1. “For this reason I bow my knees before the Father, from whom every family in heaven and on earth derives its name, that He would grant you, according to the riches of His glory, to be strengthened with power through His Spirit in the inner man, so that Christ may dwell in your hearts through faith” (Ephesians 3:14-17a).
  • Paul’s prayer is offered to God the Father, but He prays that his readers would be strengthened through God’s Spirit (the Holy Spirit), with the result that Christ Jesus would dwell in their hearts.


  1. “. . . for through Him [Christ] we both have our access in one Spirit to the Father” (Ephesians 2:18).
  • In this verse, God the Father is the goal, Christ is the mediator, and the realm of this is in the Holy Spirit.


  1. “The Helper, the Holy Spirit, whom the Father will send in My name, He will teach you all things, and bring to your remembrance all that I said to you” (John 14:26).
  • Jesus is the speaker here, but He makes reference to the Holy Spirit whom God the Father would send. All three participate in this holy activity.


  1. “When the Helper comes, whom I will send to you from the Father, that is the Spirit of truth who proceeds from the Father, He will testify about Me” (John 15:26).
  • This is similar to the previous verse, for it presents Jesus as the speaker, the Spirit of God as the Helper, and God the Father as the Sender of the Spirit.


  1. “But you, beloved, building yourselves up on your most holy faith, praying in the Holy Spirit, keep yourselves in the love of God, waiting anxiously for the mercy of our Lord Jesus Christ to eternal life” (Jude 20-21).
  • In this beloved passage, we read of the love of God the Father, the mercy of our Lord Jesus Christ, and prayer in the Holy Spirit.


  1. “We should always give thanks to God for you, brethren beloved by the Lord, because God has chosen you from the beginning for salvation through sanctification by the Spirit and faith in the truth” (2 Thessalonians 2:13).
  • Paul speaks of thanksgiving to God the Father, he calls the brethren beloved of the Lord Jesus, and he refers to the sanctification by the Spirit (the Holy Spirit).


  1. “This is His commandment, that we believe in the name of His Son Jesus Christ, and love one another, just as He commanded us. The one who keeps His commandments abides in Him, and He in him. We know by this that He abides in us, by the Spirit who He has given us” (1 John 3:23-24).
  • Here there is reference to the commandment of God the Father, the name of Jesus Christ (the Son of the Father), and the Holy Spirit who is given as a gift to us by God the Father.


  1. “By this you know the Spirit of God: every spirit that confesses that Jesus Christ has come in the flesh is from God” (1 John 4:2).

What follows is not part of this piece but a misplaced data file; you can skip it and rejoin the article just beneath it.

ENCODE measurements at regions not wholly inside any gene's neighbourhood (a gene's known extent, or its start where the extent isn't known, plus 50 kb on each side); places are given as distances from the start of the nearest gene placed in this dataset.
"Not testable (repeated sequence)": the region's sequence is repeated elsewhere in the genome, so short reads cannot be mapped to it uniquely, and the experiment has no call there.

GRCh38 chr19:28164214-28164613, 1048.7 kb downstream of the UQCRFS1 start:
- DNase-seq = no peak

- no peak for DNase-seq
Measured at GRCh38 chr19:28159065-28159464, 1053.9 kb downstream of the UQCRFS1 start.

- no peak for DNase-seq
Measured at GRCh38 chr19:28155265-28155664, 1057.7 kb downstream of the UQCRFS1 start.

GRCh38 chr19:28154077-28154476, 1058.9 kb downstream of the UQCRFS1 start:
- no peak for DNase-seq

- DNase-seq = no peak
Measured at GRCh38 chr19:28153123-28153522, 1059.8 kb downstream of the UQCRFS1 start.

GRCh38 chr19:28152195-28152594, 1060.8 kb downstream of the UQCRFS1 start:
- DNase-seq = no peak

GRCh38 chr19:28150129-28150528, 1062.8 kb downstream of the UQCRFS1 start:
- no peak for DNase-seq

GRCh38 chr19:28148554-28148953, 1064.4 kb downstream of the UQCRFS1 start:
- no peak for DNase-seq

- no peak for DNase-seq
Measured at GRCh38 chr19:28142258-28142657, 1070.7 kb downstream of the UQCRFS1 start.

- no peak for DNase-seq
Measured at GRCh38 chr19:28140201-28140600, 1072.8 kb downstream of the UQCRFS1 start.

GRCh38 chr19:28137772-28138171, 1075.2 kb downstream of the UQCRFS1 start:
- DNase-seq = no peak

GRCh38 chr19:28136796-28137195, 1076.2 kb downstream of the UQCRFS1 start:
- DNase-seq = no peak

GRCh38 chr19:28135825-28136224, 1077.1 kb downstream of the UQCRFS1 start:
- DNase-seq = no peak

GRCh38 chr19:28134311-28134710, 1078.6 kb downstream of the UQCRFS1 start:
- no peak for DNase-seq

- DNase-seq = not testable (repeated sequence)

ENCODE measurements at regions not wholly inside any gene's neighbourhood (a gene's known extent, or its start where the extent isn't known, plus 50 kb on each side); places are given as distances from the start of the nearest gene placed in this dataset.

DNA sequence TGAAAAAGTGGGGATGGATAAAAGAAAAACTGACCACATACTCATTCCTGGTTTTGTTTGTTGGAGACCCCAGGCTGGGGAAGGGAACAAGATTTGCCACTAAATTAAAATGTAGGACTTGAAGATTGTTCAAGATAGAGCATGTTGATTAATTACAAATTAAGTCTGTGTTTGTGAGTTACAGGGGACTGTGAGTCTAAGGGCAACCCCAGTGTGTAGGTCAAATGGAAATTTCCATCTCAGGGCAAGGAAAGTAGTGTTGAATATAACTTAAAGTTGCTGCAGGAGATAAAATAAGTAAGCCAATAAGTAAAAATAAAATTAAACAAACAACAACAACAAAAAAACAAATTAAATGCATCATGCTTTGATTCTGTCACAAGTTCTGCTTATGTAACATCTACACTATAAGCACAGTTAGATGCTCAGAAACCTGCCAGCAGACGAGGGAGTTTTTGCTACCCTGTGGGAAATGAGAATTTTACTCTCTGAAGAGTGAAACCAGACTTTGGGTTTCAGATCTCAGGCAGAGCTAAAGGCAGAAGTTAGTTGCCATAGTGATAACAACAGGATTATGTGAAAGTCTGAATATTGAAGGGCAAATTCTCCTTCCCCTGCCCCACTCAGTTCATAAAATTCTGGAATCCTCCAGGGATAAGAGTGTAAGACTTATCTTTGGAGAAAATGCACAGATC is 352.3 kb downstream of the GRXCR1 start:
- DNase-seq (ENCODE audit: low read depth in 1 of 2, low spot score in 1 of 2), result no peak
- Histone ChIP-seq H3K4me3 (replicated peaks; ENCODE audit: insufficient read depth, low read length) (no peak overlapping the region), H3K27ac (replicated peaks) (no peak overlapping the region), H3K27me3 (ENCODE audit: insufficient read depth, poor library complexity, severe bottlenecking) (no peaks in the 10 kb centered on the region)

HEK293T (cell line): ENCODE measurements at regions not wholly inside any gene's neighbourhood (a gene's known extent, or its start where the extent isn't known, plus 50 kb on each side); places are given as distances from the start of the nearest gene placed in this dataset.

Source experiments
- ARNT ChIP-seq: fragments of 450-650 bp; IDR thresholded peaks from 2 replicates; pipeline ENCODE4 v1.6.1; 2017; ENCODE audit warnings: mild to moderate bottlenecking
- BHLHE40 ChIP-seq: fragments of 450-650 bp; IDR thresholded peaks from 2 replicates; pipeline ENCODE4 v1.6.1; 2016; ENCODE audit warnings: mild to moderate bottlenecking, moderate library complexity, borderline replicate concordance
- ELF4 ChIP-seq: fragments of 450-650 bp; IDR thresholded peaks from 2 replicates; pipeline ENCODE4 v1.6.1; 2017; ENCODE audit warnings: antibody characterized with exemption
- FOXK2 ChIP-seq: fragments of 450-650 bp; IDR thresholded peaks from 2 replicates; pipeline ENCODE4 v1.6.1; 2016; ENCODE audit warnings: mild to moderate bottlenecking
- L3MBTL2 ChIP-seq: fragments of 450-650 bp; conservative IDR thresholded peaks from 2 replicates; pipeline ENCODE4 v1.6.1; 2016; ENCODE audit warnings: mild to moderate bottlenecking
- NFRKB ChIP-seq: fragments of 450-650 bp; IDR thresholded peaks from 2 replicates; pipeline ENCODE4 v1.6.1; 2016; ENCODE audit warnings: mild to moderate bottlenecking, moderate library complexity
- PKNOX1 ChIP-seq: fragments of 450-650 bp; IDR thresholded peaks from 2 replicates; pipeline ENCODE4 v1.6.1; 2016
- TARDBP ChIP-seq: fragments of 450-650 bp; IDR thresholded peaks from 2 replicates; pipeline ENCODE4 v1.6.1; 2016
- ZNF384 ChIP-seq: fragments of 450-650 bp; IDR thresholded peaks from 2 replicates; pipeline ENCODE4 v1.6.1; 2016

• This simple verse speaks of the Spirit of God, confession of Jesus Christ, and God the Father.


  1. “Watch out for yourselves and for all the flock of which the Holy Spirit has made you overseers, to shepherd the church of God that he obtained with the blood of his own Son” (Acts 20:28, Net Bible).
  • If the Net Bible is correct in this rendering, we see reference to the Holy Spirit, God the Father who owns the church, and the blood of Jesus Christ the Son that served as the purchase price. If certain other translations are correct, we would have reference to Jesus Christ Himself as “God.”


  1. “I [Jesus] am the true vine, and My Father is the vinedresser (John 15:1).
  • Here we can see that Jesus is distinguished from God His Father.


  1. “Of that day or hour no one knows, not even the angels in heaven, nor the Son, but the Father alone” (Mark 13:32).
  • The Father and the Son are distinguished, and the Father knew something that the Son didn’t know.


  1. “Who is the liar but the one who denies that Jesus is the Christ? This is the antichrist, the one who denies the Father and the Son” (1 John 2:22).
  • Here the Father and the Son are distinguished, yet they are coupled with the conjunction and.


  1. “Anyone who goes too far and does not abide in the teaching of Christ, does not have God; the one who abides in the teaching, he has both the Father and the Son” (2 John 9).
  • Although closely related, there is a distinction between the Father and the Son.


  1. “Even if I do judge, My judgment is true; for I am not alone in it, but I and the Father who sent Me. Even in your law it has been written that the testimony of two men is true. I am He who testifies about Myself, and the Father who sent Me testifies about Me” (John 8:16-18).
  • Jesus said that He is not “alone” but this testimony includes the testimony of God His Father. Here we have identical testimony but distinction of Persons.